The marketing campaign manager oversees the entire project. They help devise it, see it to completion, and evaluate it after it’s done.
A marketing campaign manager is in a position of leadership. They need to understand the finer points of project management while also being able to step in and contribute ideas, content, and guidance where necessary.
Just because a marketing campaign manager is ultimately responsible for a campaign’s success doesn’t mean they’ll be carrying out every aspect of the campaign. In many cases, quite the opposite is true in fact.
It’s on marketing campaign managers to delegate tasks to other members of the marketing team. They should also coordinate with other internal departments, and monitor the status of the campaign.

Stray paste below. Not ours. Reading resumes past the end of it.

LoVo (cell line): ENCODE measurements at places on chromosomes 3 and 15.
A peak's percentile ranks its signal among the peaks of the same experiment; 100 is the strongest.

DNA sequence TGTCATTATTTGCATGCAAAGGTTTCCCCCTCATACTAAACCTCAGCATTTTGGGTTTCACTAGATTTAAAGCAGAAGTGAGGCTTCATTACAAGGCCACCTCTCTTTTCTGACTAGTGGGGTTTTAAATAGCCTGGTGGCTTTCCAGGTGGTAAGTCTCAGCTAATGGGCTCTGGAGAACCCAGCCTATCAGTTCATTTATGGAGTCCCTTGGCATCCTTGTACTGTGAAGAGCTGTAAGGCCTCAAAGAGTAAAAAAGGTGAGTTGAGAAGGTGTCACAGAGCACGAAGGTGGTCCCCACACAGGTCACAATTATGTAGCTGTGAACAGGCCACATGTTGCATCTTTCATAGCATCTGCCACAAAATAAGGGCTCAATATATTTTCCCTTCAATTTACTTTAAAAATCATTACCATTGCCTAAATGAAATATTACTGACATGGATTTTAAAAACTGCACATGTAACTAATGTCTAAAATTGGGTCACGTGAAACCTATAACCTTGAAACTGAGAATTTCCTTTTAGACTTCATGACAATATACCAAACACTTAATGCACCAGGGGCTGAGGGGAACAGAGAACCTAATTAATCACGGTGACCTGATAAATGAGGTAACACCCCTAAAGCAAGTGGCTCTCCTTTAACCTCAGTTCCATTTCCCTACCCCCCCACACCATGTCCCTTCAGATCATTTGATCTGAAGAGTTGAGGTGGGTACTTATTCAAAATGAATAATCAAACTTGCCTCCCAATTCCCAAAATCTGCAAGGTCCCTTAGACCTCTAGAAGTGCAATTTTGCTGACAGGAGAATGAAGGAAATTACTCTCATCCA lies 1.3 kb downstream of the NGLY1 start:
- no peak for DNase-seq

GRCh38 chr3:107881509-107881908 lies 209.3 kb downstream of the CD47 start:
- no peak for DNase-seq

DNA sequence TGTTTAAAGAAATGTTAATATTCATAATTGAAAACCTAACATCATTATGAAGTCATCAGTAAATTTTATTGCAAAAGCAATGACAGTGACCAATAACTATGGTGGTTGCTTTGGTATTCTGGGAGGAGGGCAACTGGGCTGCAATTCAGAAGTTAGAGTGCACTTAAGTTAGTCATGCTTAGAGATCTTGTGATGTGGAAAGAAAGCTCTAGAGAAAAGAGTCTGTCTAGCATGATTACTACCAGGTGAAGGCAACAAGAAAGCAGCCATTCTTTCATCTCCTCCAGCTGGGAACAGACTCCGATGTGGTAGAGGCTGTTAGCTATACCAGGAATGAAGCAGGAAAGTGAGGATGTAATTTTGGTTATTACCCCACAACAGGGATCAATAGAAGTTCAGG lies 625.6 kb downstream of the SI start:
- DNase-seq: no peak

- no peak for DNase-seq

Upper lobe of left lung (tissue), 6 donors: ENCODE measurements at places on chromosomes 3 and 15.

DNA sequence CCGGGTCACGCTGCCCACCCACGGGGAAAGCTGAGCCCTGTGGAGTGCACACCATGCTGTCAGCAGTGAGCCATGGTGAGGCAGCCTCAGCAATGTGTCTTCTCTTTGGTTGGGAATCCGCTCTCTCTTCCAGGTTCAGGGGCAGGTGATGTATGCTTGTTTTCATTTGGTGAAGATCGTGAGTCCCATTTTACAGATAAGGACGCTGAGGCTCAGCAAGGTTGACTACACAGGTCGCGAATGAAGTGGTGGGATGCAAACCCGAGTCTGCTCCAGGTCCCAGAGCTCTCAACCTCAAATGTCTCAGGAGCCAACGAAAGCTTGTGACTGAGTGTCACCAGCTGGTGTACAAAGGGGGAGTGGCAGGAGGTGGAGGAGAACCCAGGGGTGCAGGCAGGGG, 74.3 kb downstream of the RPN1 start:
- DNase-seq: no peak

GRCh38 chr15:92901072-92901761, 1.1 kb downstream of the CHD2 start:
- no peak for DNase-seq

What Skills are Needed?
A marketing campaign manager must be a people person. Whether they oversee a large team or are a team of one, they’ll have to either interact with a group of people or understand how a specific group of people (the target audience) think.
A marketing campaign manager should be analytical and strategic in nature. They should value planning and forethought, validating the strategies and tactics they plan to implement.
Marketing campaign managers should understand how to monitor and measure campaign performance. What are the metrics and key performance indicators they need to examine to gauge the campaign’s success?
Finally, a marketing campaign manager must have top-level organizational skills. Whether they’re doing all the work themselves or coordinating a marketing team to do it, they’ll need to track it all on a timeline to ensure work is completed efficiently and competently.